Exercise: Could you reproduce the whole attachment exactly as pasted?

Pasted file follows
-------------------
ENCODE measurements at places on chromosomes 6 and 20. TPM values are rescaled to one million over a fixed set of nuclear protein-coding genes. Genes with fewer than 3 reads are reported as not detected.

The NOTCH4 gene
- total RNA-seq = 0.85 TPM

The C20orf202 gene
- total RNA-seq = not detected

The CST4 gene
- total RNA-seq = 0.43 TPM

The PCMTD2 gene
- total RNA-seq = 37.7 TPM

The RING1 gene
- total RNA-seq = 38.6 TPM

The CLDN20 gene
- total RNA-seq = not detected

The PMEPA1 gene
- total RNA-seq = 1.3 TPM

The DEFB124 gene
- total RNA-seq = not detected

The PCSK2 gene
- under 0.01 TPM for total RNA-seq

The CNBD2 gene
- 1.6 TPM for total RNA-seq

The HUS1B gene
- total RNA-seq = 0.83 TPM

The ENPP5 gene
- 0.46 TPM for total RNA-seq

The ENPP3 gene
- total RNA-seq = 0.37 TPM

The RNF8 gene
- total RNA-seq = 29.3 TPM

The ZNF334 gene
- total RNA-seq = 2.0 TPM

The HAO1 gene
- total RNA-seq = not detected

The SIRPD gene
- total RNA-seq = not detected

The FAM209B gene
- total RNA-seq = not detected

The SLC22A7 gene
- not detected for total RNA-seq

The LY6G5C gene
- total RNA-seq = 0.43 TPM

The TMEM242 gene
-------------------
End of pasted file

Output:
ENCODE measurements at places on chromosomes 6 and 20. TPM values are rescaled to one million over a fixed set of nuclear protein-coding genes. Genes with fewer than 3 reads are reported as not detected.

The NOTCH4 gene
- total RNA-seq = 0.85 TPM

The C20orf202 gene
- total RNA-seq = not detected

The CST4 gene
- total RNA-seq = 0.43 TPM

The PCMTD2 gene
- total RNA-seq = 37.7 TPM

The RING1 gene
- total RNA-seq = 38.6 TPM

The CLDN20 gene
- total RNA-seq = not detected

The PMEPA1 gene
- total RNA-seq = 1.3 TPM

The DEFB124 gene
- total RNA-seq = not detected

The PCSK2 gene
- under 0.01 TPM for total RNA-seq

The CNBD2 gene
- 1.6 TPM for total RNA-seq

The HUS1B gene
- total RNA-seq = 0.83 TPM

The ENPP5 gene
- 0.46 TPM for total RNA-seq

The ENPP3 gene
- total RNA-seq = 0.37 TPM

The RNF8 gene
- total RNA-seq = 29.3 TPM

The ZNF334 gene
- total RNA-seq = 2.0 TPM

The HAO1 gene
- total RNA-seq = not detected

The SIRPD gene
- total RNA-seq = not detected

The FAM209B gene
- total RNA-seq = not detected

The SLC22A7 gene
- not detected for total RNA-seq

The LY6G5C gene
- total RNA-seq = 0.43 TPM

The TMEM242 gene